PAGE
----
In the state of Washington, racing is hanging-on.

A rule change notice posted by the Washington Horse Racing Commission (WHRC) in July cites the negative impact of the pandemic on their ability to continue regulating the sport due to diminished funding sources.

“With the COVID-19 pandemic and the closure of OTB's and Emerald Downs for live in-State wagering from March to June, WHRC revenue has decreased substantially, while expenses remain consistent. On-line wagering thorough the Advance Deposit Wagering firms has increased greatly but the WHRC does not receive any revenue from out of State residents who wager on Emerald Downs. In order to maintain a fund balance required by [the state], the WHRC must increase in revenue to protect its ability to remain in operation therefore allowing live racing and simulcasting to continue.”

The WHRC is seeking to adjust the source market fee it receives on Washington residents’ ADW bets. Previously, it received a net 7.5 percent of the total source market fees withheld but if the new regulation is adopted in September, it will increase to a total of 10 percent, what equates to an overall increase of one-third.

In its previous fiscal year, more than 60 percent of WHRC revenues came from taxes assessed on betting at racetracks and OTBs, while just roughly 25 percent came from its share of the fee on ADW betting. With the on-track business unlikely to return any time soon, the WHRC settled on this plan.

Much to their credit, and through negotiations with both Emerald Downs and the Washington Horse Owners and Breeders’ Association, the actual fees are not increasing, just being shifted to the WHRC to keep racing going.

In reality, the WHRC receives 10 percent normally, and deposits 25 percent of that, 2.5 percent overall, to a bonus fund and breeders’ award account. Under the proposed rule, Emerald Downs will do that, giving up 2.5 percent to fund the owners' and breeders' awards while enabling the full 10 percent to remain with the WHRC. A vote to adopt this change is expected in September.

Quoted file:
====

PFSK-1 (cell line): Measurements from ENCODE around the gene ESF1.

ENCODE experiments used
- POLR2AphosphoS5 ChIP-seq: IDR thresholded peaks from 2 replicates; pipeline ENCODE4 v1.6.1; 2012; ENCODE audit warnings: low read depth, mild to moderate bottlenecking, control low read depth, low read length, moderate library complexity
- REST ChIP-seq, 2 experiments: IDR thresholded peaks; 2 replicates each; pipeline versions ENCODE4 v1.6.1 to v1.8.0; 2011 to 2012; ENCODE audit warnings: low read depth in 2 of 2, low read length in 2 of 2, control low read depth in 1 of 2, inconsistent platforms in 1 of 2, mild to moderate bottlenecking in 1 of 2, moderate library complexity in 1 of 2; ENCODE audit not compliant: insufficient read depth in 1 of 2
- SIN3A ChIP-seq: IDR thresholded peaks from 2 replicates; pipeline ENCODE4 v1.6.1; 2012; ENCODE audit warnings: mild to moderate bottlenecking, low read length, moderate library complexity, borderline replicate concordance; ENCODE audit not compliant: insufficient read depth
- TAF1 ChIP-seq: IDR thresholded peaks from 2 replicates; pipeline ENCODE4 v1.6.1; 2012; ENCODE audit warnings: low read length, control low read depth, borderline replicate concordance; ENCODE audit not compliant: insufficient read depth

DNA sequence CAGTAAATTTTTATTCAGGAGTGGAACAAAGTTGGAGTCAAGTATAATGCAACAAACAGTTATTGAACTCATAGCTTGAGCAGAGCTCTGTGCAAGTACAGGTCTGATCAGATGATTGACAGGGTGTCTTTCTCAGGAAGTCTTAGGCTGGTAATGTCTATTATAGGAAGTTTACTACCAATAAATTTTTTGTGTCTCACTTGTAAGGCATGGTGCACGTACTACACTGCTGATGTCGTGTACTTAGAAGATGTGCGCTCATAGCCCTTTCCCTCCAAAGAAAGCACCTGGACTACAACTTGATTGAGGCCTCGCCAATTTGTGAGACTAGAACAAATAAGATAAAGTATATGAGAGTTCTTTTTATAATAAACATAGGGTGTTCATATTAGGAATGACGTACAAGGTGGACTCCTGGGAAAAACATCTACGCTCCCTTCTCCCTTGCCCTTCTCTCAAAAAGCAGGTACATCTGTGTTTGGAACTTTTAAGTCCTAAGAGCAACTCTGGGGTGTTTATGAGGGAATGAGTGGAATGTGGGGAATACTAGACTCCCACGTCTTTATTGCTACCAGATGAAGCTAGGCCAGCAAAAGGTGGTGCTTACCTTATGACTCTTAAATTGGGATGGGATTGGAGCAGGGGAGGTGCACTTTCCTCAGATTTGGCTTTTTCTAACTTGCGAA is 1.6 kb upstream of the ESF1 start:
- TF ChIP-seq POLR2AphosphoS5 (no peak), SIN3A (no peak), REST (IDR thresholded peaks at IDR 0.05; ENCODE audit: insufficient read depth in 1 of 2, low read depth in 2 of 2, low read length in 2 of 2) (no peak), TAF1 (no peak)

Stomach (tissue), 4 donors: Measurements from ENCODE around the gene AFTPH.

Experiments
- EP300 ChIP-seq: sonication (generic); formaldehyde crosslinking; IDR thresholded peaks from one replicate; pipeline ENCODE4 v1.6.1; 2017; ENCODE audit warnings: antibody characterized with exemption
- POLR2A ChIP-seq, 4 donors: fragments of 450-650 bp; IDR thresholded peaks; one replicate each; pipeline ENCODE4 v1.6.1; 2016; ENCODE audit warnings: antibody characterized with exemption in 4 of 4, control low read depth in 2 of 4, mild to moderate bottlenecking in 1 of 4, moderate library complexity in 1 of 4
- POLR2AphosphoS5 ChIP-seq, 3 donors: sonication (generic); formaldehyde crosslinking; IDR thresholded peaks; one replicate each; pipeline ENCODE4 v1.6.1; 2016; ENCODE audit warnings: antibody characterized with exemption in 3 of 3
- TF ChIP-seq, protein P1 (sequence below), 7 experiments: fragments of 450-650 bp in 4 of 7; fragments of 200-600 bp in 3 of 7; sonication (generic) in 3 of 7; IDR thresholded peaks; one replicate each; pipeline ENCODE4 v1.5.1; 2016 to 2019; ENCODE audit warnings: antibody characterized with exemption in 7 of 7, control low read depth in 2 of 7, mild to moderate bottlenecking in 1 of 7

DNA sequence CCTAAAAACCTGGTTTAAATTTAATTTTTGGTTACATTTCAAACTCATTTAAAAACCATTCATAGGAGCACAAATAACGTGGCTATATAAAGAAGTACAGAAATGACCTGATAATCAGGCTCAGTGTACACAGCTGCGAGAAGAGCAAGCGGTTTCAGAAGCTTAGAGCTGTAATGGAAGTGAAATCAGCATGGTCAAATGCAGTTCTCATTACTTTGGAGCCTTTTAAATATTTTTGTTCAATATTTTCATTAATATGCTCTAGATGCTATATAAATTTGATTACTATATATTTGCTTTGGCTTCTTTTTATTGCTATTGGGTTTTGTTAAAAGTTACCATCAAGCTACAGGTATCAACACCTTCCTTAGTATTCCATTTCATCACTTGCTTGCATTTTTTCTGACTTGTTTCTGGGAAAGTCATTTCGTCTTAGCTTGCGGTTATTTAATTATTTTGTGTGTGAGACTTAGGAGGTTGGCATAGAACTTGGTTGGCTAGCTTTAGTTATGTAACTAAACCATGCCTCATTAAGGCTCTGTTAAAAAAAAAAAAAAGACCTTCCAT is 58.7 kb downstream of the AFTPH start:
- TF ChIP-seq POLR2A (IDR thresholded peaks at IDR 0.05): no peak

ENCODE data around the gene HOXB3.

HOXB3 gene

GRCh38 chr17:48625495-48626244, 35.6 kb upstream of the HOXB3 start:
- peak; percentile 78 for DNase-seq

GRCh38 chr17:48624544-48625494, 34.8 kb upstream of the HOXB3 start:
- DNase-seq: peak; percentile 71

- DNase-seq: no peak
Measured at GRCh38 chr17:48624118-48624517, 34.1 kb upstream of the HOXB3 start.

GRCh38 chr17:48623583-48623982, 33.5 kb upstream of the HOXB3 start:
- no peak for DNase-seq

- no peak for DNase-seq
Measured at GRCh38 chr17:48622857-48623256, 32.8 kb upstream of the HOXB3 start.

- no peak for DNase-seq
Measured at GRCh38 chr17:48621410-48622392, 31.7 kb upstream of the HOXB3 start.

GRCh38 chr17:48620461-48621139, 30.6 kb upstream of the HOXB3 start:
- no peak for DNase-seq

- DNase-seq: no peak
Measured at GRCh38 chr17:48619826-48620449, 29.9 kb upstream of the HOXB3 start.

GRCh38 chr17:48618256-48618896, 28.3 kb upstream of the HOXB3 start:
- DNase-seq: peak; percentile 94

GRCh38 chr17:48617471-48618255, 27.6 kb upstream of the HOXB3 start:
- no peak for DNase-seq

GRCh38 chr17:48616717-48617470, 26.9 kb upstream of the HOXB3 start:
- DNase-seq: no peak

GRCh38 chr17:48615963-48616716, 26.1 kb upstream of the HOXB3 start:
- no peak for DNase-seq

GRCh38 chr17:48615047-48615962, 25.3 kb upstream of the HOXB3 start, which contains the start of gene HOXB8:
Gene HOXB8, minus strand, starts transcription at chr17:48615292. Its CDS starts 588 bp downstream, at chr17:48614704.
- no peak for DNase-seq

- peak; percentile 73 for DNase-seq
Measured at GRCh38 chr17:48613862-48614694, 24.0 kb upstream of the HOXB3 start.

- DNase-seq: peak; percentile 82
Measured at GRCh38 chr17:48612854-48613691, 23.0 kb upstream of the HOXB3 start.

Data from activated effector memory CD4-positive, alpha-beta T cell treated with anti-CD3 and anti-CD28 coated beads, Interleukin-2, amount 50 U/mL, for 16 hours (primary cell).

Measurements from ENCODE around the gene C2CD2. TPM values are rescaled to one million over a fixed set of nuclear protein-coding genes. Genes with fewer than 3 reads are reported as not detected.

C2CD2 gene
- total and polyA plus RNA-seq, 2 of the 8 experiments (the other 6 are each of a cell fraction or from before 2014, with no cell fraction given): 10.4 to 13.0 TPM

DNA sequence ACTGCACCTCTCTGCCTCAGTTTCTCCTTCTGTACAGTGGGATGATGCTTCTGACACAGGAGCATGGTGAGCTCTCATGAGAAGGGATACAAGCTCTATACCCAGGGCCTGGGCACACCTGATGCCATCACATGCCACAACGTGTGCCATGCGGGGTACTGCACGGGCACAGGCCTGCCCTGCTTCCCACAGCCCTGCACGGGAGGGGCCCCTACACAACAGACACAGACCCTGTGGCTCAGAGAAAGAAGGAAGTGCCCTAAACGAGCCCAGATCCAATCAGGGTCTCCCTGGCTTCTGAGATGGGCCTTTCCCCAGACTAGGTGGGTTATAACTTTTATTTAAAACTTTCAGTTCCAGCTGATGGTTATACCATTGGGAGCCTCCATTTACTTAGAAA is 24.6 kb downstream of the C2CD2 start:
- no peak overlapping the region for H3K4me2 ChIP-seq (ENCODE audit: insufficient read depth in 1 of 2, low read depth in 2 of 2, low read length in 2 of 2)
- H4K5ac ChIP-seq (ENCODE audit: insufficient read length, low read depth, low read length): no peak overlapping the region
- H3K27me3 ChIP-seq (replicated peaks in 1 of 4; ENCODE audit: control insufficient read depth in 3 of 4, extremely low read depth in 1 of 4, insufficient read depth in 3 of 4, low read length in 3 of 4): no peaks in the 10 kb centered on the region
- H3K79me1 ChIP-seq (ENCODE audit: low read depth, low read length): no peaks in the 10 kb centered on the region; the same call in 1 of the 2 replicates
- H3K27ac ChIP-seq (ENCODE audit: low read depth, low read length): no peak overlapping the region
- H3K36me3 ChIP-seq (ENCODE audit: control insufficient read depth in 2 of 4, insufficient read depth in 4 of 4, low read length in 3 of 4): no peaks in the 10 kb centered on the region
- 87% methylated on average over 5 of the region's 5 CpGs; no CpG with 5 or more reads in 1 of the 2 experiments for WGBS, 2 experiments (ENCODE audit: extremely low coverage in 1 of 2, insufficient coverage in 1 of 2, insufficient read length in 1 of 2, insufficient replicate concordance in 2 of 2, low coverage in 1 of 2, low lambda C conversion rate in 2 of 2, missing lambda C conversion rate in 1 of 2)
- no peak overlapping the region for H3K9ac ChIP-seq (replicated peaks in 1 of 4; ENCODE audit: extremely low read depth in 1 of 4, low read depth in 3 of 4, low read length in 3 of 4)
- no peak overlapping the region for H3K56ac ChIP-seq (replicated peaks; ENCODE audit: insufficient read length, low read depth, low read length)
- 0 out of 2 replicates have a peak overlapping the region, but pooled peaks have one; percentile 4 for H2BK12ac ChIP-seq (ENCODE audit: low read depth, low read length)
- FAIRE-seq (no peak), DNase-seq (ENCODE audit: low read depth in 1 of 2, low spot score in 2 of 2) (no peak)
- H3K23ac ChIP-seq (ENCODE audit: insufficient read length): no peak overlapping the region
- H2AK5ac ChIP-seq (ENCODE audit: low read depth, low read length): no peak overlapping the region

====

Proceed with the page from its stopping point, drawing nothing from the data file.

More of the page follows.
Working together, making adjustments, Washington racing will carry-on.

ADWs Thrive, But At What Cost?

Most ADW outlets do not have streams of online wagering other than horse racing.

While ADW operators are likely happy to rake in profits as handle is directed mostly through their channels, the reality of what “racing” needs to continue operating is different.  As the impact of the pandemic evolves, more remedies are likely needed to situations like that which emerged from this unusual situation in Washington.

The Washington shortfall also helps exhibit that, to some degree, a renegotiation is possible to keep racing and wagering active.

Racing may have been the only sport still going strong during the pandemic, but it did not translate into a boon for all.

While handle declines for the year are just shy of seven percent, purses distributed nationwide are down 36 percent through July in figures reported by Equibase this week. Yes, race days and total races are down similarly as purses. Profits from online wagering at Churchill Downs Incorporated, operator of TwinSpires, were reported up 39 percent in the second quarter of 2020 over the same period a year ago which included the 2019 Kentucky Derby.

Without question, shifting variables across racing make "like-for-like" financial comparisons endlessly tricky, the pandemic-imposed shift to nearly all handle coming via ADWs makes this particularly difficult. But the difficulty that comes with interpreting the data does not suggest there is value in just ignoring the financial realities facing the present, and seeking an improved future. 

Survival is key.

North of Washington, in Vancouver, British Columbia, the measures taken by dedicated horsemen are particularly extreme. Stakes purses at Hastings Racecourse are being funded “nearly 100%” by contributions from incredibly generous owners according to Glen Todd, a perennial leading owner at Hastings. Workouts are being clocked just four times weekly, instead of the standard of six days. While this presents some integrity challenges, it is a symptom of the current state of affairs.

Todd reports that income from sources which feed purses is down substantially. C$7.87 million was paid over 51 live days in 2019 (C$154,313 per day), with just C$2.78 million available in 2020 across 25 days (C$111,200 per day). While it is a per-day decline of 28 percent, the total available to be distributed to horsemen is down 65 percent.

Horsemen have responded at the entry box, with field sizes “the highest in years.”

Hastings recently shifted its race dates to Thursday and Sunday mid-afternoons, beginning August 2, away from jammed schedules on Mondays and Tuesdays while seeking greater televised coverage.

Horsemen finding a way to "make due" is understandable in the present. Fixing the broken business model of racing is a necessity for the future.